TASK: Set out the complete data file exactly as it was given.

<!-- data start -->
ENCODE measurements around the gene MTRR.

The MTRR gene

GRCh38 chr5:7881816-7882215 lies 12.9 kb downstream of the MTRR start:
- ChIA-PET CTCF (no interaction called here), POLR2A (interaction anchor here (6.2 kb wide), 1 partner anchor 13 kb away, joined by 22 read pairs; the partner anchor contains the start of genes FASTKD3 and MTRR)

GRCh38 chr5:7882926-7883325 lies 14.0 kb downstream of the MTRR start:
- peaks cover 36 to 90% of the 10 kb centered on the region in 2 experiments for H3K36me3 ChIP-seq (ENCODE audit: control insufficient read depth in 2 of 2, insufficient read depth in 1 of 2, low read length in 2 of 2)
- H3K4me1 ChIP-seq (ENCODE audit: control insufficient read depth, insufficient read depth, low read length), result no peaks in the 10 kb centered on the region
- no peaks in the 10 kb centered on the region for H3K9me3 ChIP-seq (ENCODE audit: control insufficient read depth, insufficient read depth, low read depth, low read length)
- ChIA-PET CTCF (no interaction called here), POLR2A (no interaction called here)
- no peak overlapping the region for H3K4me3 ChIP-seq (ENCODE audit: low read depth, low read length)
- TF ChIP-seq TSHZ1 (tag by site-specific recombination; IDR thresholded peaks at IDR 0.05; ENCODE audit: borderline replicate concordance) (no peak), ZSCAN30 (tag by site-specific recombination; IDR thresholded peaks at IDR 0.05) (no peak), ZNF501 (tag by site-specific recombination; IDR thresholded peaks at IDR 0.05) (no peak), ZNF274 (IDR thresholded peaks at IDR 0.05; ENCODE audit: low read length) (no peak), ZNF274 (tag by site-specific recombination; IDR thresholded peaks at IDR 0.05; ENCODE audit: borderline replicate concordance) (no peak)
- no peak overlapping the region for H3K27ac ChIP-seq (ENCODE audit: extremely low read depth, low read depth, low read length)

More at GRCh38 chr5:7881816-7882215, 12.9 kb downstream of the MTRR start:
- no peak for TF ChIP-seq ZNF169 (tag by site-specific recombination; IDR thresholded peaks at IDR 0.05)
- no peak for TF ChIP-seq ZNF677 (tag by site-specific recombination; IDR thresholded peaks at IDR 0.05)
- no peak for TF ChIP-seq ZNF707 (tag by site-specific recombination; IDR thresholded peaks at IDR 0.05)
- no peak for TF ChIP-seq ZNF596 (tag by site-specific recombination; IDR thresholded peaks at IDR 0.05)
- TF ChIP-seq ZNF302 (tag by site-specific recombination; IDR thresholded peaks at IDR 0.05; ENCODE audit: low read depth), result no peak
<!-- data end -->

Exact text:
ENCODE measurements around the gene MTRR.

The MTRR gene

GRCh38 chr5:7881816-7882215 lies 12.9 kb downstream of the MTRR start:
- ChIA-PET CTCF (no interaction called here), POLR2A (interaction anchor here (6.2 kb wide), 1 partner anchor 13 kb away, joined by 22 read pairs; the partner anchor contains the start of genes FASTKD3 and MTRR)

GRCh38 chr5:7882926-7883325 lies 14.0 kb downstream of the MTRR start:
- peaks cover 36 to 90% of the 10 kb centered on the region in 2 experiments for H3K36me3 ChIP-seq (ENCODE audit: control insufficient read depth in 2 of 2, insufficient read depth in 1 of 2, low read length in 2 of 2)
- H3K4me1 ChIP-seq (ENCODE audit: control insufficient read depth, insufficient read depth, low read length), result no peaks in the 10 kb centered on the region
- no peaks in the 10 kb centered on the region for H3K9me3 ChIP-seq (ENCODE audit: control insufficient read depth, insufficient read depth, low read depth, low read length)
- ChIA-PET CTCF (no interaction called here), POLR2A (no interaction called here)
- no peak overlapping the region for H3K4me3 ChIP-seq (ENCODE audit: low read depth, low read length)
- TF ChIP-seq TSHZ1 (tag by site-specific recombination; IDR thresholded peaks at IDR 0.05; ENCODE audit: borderline replicate concordance) (no peak), ZSCAN30 (tag by site-specific recombination; IDR thresholded peaks at IDR 0.05) (no peak), ZNF501 (tag by site-specific recombination; IDR thresholded peaks at IDR 0.05) (no peak), ZNF274 (IDR thresholded peaks at IDR 0.05; ENCODE audit: low read length) (no peak), ZNF274 (tag by site-specific recombination; IDR thresholded peaks at IDR 0.05; ENCODE audit: borderline replicate concordance) (no peak)
- no peak overlapping the region for H3K27ac ChIP-seq (ENCODE audit: extremely low read depth, low read depth, low read length)

More at GRCh38 chr5:7881816-7882215, 12.9 kb downstream of the MTRR start:
- no peak for TF ChIP-seq ZNF169 (tag by site-specific recombination; IDR thresholded peaks at IDR 0.05)
- no peak for TF ChIP-seq ZNF677 (tag by site-specific recombination; IDR thresholded peaks at IDR 0.05)
- no peak for TF ChIP-seq ZNF707 (tag by site-specific recombination; IDR thresholded peaks at IDR 0.05)
- no peak for TF ChIP-seq ZNF596 (tag by site-specific recombination; IDR thresholded peaks at IDR 0.05)
- TF ChIP-seq ZNF302 (tag by site-specific recombination; IDR thresholded peaks at IDR 0.05; ENCODE audit: low read depth), result no peak